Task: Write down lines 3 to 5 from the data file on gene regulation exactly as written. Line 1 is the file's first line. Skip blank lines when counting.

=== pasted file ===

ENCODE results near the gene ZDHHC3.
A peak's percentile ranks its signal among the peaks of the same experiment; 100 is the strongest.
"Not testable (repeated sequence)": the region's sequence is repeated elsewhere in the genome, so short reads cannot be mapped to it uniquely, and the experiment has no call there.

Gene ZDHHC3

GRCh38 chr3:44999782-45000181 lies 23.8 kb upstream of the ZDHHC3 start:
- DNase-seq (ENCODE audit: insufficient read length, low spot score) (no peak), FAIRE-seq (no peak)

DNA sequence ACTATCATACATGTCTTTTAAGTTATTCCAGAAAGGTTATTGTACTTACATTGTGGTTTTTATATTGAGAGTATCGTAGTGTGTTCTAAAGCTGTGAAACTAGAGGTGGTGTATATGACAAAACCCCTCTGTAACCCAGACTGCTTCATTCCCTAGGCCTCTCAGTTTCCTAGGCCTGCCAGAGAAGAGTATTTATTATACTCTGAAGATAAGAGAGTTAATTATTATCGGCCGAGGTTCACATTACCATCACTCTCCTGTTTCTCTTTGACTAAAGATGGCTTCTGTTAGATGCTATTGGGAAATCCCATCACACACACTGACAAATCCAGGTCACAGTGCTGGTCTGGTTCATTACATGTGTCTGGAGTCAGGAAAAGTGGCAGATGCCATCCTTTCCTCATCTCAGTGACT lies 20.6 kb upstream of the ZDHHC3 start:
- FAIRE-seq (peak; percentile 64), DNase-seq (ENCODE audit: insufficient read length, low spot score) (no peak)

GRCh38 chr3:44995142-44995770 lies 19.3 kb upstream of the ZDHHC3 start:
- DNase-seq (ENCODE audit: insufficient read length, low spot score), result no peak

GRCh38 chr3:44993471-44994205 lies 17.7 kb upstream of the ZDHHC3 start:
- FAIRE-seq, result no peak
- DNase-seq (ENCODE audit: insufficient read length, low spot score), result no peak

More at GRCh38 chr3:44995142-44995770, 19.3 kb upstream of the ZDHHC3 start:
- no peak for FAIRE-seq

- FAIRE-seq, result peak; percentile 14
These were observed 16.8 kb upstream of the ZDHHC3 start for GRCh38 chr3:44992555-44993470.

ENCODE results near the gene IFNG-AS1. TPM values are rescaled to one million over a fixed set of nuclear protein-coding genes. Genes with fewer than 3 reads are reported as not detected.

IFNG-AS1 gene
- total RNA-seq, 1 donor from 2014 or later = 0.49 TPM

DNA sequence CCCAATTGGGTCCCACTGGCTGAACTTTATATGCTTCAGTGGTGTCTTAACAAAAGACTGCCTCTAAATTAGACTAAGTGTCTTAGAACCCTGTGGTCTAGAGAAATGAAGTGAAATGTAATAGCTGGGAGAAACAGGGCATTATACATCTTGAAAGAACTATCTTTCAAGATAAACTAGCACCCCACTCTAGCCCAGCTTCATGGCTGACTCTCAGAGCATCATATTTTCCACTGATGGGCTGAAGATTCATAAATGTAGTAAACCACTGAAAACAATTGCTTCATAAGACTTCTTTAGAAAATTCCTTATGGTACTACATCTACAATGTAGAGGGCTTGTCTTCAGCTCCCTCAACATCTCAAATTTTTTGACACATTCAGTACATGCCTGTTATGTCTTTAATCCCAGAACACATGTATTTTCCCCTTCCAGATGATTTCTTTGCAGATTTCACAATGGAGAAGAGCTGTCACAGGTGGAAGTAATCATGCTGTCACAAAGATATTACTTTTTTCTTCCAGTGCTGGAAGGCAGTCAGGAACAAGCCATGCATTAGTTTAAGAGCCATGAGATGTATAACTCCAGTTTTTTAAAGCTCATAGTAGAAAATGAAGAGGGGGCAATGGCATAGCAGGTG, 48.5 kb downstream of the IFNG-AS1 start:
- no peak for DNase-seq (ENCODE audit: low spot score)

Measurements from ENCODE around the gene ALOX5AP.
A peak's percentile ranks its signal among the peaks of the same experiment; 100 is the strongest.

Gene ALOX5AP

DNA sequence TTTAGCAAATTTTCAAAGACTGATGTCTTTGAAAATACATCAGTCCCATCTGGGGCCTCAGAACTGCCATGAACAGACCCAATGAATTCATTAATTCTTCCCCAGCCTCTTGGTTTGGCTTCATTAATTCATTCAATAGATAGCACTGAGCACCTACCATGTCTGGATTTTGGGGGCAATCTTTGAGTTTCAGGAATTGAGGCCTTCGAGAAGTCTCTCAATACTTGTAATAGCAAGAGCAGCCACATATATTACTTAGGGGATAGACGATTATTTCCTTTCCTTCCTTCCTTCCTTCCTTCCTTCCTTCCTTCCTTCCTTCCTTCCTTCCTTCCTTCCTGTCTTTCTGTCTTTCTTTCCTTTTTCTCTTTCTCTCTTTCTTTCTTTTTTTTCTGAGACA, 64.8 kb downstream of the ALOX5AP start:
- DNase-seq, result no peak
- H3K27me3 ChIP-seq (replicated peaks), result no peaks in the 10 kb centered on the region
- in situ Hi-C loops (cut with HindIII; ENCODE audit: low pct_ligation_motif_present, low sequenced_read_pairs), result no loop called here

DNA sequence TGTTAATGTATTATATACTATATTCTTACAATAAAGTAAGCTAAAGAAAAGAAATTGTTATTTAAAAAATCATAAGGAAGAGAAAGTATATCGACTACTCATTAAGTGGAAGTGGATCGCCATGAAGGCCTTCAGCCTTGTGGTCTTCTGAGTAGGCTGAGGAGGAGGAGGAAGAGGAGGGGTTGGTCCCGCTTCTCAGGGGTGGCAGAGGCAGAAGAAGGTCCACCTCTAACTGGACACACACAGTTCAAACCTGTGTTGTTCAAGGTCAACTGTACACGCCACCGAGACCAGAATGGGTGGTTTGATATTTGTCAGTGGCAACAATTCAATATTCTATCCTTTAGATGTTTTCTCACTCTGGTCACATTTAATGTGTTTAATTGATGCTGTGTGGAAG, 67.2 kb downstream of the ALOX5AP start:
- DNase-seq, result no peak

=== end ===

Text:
"Not testable (repeated sequence)": the region's sequence is repeated elsewhere in the genome, so short reads cannot be mapped to it uniquely, and the experiment has no call there.

Gene ZDHHC3

GRCh38 chr3:44999782-45000181 lies 23.8 kb upstream of the ZDHHC3 start: